The Amtrak rumbles into the back end of Baltimore past block after block of abandoned, boarded-up row houses ripe for burning. This city of such magnificent renegades as Edgar Allen Poe, John Wilkes Booth, and Billie Holliday is mapped by grimy pocket ghettoes that made Baltimore a perfect stage-set for "The Wire." When contrasted against the gleaming, refurbished downtown, these crime-scene neighborhoods incubate urban uprising. Read more »
Editors note: John Ross is wandering the country on a book tour, sharing his observations of Obamalandia, 2010. You can read his previous dispatches here and here
I. Role models
When I finally made Chicago, they were all waiting for me down there two blocks south of the end of the Blue Line, through the wrought-iron gates of Forest Home Cemetery, past the ostentatious mausoleums of fabulous gypsies and clustered around the heroic monument to the Haymarket Martyrs: Red Emma, looking a little dingy these days; Elizabeth Gurley Flynn, the Rebel Girl; William Z. Foster, the CPUSA's most rigid ideologue and the leaders of its black sector Henry Winston and William Patterson; the anarchist femme fatal Voltairine de Cleyres; hobo-ologist Ben Reitman; and, of course my personal role model, Lucy Parsons, who outlived her Albert (hung by the State for the Haymarket frame-up) by 50 years, traveling this poisoned landscape from sea to stinking sea speechifying to the masses and hawking her incendiary pamphlets to make ends meet. A single wilted rose adorned the soft granite pillow that bears her name and dates.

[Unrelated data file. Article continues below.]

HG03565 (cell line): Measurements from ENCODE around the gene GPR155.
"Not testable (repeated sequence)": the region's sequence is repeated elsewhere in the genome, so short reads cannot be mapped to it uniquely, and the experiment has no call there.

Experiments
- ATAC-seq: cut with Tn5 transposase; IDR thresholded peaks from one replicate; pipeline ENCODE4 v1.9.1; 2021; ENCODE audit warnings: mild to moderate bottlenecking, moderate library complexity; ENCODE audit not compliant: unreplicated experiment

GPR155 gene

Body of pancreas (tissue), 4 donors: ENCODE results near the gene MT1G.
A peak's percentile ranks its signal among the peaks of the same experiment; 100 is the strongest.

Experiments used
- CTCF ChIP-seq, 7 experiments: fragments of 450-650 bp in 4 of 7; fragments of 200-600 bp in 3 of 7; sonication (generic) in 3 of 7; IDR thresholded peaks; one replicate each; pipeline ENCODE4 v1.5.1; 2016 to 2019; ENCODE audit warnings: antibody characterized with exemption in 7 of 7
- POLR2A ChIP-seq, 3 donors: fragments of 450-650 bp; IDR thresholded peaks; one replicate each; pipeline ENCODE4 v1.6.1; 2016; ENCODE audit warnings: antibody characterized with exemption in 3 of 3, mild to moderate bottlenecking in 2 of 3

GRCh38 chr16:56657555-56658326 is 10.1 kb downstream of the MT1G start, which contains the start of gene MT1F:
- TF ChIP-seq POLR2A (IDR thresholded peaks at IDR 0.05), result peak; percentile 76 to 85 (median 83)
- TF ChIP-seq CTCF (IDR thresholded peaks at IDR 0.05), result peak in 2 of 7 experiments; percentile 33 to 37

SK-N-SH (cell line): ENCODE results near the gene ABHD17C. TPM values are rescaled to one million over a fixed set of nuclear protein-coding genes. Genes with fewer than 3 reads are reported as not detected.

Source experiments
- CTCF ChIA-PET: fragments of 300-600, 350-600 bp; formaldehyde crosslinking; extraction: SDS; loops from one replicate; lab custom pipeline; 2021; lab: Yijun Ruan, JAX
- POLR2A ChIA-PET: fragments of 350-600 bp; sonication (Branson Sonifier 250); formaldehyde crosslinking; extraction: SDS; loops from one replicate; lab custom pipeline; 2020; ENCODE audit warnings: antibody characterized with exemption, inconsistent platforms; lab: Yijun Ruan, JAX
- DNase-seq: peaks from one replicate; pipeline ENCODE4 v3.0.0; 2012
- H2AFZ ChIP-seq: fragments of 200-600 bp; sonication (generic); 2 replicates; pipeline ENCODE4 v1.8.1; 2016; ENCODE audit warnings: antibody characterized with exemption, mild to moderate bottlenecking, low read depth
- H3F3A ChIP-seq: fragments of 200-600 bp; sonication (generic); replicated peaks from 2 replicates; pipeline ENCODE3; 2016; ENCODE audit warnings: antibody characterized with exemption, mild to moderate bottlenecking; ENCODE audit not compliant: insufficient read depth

Editors note: Guardian correspondent John Ross is traveling across the nation pomoting his new book, El Monstruo -- Dread & Redemption in Mexico City, and is sending us dispatches from the road. This week: Twin Cities, Madison and Northern Michigan.
1. BLUE IGLOO
As I deplaned the Southwest Shuttle from Denver wrapped in my blue igloo, a puffed up garment that doubles my skeletal girth, a sudden spasm of panic punched me in the gut. Had I slept through my stop and disembarked in Fargo, North Dakota instead? Read more »
I am on a low-rent book tour with my new cult classic El Monstruo - Dread & Redemption In Mexico City. For the next three months, I will stumble across this land from sea to stinking sea probing the underbelly of Obama's America. The findings will be posted on these pages.
LAS CRUCES N.M. -- The snow was already dusting the Organ Mountains fringing this high desert town, promising a hard winter further up the spine of Obama's America. I ride the Mexican bus (officially doing business as the El Paso-L.A, Limousine Express) when I ply the back roads of the southwest. Greyhound, with its stern rules and regulations and surly drivers who threaten their cargos with summary expulsion for minor infractions, doesn't much inspire me these days.
MEXICO CITY - Last July, in a meticulously planned raid reminiscent of the classic guerrilla jail breakouts that are legend in Latin America, a commando force of 20 heavily armed fighters freed 53 comrades from a prison in the northern state of Zacatecas. Were the perpetrators in fact guerrilleros from some as-yet unknown revolutionary foco or narcos emulating a guerrilla-style jailbreak intent on freeing their own?